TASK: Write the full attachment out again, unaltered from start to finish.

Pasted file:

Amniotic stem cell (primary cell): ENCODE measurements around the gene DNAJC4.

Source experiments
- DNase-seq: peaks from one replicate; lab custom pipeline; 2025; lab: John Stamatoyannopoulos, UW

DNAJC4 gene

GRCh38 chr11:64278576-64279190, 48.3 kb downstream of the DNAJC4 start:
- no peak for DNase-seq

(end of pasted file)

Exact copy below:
Amniotic stem cell (primary cell): ENCODE measurements around the gene DNAJC4.

Source experiments
- DNase-seq: peaks from one replicate; lab custom pipeline; 2025; lab: John Stamatoyannopoulos, UW

DNAJC4 gene

GRCh38 chr11:64278576-64279190, 48.3 kb downstream of the DNAJC4 start:
- no peak for DNase-seq